In our squeamish times, it's almost impossible to find an unalloyed villain suitable for unrestrained abuse. There are, of course, the three stooges of the Axis of Evil -- Saddam, Ahmadinejad of Iran and wacky Kim of North Korea -- and Osama bin Laden. But here at home, today's rainbow of sensitivities grants almost every American immunity. And then there's Kenneth J. Lay.
"Kenny Boy's" fatal heart attack is a boon to tabloid character assassins: a dead, (once) rich white man from Texas who is also a notorious corporate crook! The magnitude of the Enron debacle makes Lay fair game -- although the worst thing the government proved against him was that he talked up the company's prospects -- and unloaded a lot of stock -- even as the ship was going down.
Most of the coverage I saw was sober and even-handed. Both the Wall Street Journal and The New York Times made the point that Lay's death before his sentencing and appeal voided his criminal conviction, making it harder for the government to recapture what's left of his onetime $400 million fortune. And the Journal savored the irony that Lay had transformed many of the practices of corporate America -- although not the way he intended.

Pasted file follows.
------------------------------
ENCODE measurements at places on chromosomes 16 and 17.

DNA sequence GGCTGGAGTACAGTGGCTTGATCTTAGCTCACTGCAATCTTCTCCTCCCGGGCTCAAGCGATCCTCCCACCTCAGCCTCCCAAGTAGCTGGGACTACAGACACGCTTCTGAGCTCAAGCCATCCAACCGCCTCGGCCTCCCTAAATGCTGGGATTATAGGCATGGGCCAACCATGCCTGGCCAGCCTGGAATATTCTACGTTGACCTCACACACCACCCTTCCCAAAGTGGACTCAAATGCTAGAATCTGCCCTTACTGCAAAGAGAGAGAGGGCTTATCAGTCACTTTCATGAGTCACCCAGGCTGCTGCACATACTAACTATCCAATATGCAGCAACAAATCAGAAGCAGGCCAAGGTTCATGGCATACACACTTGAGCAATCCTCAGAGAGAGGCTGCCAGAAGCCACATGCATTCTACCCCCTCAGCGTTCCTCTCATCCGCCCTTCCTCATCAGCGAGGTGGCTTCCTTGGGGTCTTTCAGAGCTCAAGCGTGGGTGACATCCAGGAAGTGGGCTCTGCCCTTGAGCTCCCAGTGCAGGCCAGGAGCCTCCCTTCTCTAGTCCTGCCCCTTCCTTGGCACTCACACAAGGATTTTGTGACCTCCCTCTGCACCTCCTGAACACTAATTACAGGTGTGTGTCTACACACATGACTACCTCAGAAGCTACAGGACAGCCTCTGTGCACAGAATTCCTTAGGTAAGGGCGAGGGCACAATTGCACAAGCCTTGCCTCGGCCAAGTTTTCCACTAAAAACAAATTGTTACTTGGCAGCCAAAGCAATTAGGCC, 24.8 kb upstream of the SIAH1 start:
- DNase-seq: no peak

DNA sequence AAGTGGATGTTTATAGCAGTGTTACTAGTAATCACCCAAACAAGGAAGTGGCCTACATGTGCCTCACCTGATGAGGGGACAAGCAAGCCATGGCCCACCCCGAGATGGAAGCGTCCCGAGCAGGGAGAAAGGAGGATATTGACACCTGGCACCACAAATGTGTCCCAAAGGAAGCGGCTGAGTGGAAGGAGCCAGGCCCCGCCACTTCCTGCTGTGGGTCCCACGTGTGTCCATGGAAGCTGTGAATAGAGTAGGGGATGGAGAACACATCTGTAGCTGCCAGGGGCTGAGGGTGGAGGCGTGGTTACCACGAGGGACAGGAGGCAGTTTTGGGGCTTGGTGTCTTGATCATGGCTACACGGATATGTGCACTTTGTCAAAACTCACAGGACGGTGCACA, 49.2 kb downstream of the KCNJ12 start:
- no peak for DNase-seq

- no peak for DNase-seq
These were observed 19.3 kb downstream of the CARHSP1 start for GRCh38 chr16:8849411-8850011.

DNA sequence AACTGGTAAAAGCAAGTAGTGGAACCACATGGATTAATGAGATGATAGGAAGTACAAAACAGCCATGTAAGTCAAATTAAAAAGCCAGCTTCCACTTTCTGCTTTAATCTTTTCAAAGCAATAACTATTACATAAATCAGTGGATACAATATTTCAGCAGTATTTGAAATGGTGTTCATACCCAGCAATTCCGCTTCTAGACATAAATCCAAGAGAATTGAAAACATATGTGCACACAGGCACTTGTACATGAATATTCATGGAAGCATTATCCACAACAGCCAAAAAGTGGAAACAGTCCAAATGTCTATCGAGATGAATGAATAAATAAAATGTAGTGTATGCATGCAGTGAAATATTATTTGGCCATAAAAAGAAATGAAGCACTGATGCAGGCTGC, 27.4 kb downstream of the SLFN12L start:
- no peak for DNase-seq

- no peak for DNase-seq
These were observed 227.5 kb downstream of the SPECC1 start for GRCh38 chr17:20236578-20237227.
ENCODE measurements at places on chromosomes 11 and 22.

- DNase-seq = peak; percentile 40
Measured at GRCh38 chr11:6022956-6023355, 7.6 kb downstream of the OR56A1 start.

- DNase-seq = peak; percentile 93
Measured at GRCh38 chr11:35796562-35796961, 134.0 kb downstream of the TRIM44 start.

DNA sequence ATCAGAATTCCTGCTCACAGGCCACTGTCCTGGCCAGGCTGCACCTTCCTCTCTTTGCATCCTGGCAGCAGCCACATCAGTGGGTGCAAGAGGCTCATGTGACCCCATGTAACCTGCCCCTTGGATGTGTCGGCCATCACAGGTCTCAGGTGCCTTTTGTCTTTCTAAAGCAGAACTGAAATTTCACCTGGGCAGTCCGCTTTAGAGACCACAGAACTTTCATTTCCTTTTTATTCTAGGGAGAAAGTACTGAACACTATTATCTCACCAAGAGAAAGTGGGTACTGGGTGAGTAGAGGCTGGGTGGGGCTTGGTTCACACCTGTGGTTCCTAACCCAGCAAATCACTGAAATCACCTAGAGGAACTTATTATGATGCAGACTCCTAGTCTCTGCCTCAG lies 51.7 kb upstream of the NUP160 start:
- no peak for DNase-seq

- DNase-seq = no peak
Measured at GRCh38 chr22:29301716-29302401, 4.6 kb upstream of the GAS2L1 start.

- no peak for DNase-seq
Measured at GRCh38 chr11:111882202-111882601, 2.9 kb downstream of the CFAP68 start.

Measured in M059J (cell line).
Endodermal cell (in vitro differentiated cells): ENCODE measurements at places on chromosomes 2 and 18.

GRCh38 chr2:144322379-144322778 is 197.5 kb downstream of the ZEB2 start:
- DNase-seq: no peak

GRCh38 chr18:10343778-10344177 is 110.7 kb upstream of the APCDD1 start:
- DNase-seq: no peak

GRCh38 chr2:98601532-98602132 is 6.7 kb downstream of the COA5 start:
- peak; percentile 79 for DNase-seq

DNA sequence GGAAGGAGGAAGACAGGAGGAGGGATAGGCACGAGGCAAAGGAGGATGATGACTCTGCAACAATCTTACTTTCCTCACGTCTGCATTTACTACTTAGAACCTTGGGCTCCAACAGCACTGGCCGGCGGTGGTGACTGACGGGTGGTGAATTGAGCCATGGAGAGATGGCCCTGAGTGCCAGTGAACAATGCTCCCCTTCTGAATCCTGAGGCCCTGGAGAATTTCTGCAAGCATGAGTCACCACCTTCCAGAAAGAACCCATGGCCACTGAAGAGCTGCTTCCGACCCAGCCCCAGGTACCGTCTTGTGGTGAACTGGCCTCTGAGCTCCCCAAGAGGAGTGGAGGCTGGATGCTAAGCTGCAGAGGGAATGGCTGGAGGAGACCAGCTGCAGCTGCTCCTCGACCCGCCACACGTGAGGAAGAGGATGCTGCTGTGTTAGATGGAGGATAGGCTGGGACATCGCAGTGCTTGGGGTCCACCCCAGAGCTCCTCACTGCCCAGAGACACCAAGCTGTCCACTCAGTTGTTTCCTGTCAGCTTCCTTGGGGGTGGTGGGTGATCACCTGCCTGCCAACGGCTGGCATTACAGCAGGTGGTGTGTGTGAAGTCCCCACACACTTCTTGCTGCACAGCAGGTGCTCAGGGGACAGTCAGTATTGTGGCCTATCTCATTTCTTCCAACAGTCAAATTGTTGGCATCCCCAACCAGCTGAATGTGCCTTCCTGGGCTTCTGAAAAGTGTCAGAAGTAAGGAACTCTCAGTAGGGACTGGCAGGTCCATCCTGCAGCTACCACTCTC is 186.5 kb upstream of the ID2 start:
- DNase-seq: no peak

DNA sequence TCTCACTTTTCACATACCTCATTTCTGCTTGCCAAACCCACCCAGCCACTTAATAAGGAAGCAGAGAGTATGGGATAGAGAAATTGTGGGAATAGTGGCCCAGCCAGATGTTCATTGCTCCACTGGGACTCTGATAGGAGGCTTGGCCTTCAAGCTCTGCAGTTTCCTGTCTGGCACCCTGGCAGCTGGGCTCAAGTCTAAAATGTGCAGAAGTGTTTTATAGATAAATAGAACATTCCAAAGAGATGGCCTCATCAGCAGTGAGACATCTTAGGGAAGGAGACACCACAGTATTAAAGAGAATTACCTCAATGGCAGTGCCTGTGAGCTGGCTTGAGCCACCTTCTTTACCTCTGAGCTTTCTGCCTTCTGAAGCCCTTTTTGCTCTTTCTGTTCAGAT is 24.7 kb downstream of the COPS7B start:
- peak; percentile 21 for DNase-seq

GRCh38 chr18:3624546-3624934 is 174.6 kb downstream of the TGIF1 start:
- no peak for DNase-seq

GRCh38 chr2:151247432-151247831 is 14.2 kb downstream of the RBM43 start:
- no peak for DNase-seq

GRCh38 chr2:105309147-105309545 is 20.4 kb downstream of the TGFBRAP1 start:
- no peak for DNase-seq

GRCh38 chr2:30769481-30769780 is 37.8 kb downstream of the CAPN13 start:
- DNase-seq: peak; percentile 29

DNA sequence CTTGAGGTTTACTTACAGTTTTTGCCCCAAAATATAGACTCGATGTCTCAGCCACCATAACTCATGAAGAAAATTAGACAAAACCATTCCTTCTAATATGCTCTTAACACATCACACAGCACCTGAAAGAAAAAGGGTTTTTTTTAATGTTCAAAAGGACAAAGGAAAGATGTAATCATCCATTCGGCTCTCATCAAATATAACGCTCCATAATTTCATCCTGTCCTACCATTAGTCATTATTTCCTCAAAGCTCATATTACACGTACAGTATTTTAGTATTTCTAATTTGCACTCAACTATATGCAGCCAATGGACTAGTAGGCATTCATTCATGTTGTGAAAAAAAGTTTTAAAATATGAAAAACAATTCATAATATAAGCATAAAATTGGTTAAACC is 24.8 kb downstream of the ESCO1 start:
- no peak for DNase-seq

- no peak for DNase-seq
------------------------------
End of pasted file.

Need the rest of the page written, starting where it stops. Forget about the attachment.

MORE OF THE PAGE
But the frisky scribes at The New York Post felt on safe ground when they splashed a picture of the late, unlamented Lay on page one today next to a coffin with the deathless headline: "Before they put Cheato Lay's coffin in the ground
CHECK HE'S IN IT"
They knew they were in tabloid heaven.